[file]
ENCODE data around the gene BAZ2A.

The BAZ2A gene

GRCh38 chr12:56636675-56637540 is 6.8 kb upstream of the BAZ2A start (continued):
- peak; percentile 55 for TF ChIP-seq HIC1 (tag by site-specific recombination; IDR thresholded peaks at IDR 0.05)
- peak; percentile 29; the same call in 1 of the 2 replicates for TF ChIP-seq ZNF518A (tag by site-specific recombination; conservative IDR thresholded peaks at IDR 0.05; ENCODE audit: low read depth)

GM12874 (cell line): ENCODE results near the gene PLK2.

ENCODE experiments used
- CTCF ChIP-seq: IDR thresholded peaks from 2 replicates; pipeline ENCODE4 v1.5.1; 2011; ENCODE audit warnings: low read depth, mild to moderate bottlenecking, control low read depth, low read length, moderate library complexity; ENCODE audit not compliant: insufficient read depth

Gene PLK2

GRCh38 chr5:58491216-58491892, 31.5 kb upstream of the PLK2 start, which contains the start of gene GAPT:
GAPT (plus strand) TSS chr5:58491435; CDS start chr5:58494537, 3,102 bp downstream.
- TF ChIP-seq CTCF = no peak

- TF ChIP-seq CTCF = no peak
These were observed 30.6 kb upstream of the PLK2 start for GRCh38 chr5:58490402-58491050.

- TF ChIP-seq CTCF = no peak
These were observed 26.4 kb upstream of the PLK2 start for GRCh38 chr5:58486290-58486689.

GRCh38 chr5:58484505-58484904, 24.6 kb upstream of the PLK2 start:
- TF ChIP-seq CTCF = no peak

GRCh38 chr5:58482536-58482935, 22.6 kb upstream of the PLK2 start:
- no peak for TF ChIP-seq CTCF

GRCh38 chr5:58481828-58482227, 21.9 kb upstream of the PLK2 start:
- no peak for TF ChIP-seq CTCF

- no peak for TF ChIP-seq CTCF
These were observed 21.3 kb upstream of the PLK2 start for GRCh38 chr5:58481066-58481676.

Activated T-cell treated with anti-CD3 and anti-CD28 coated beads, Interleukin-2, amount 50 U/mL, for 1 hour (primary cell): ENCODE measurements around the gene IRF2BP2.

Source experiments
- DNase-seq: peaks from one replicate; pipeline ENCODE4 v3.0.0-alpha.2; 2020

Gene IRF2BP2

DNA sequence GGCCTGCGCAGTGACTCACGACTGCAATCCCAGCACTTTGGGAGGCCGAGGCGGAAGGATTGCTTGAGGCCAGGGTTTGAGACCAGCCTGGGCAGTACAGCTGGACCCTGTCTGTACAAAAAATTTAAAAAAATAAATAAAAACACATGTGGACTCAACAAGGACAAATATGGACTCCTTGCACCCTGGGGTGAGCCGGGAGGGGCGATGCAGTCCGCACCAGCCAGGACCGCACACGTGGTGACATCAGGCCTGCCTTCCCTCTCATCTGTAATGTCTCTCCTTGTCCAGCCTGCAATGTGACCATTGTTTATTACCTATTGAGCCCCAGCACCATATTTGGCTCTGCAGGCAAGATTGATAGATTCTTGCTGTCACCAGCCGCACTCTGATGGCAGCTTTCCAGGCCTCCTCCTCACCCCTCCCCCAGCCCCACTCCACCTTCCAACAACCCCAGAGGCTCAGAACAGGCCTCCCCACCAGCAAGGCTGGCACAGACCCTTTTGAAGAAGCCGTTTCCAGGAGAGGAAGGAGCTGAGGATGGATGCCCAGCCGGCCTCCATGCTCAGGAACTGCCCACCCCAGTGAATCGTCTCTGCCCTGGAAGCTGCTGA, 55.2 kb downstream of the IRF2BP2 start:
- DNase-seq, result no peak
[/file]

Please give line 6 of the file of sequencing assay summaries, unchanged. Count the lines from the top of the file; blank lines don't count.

GM12874 (cell line): ENCODE results near the gene PLK2.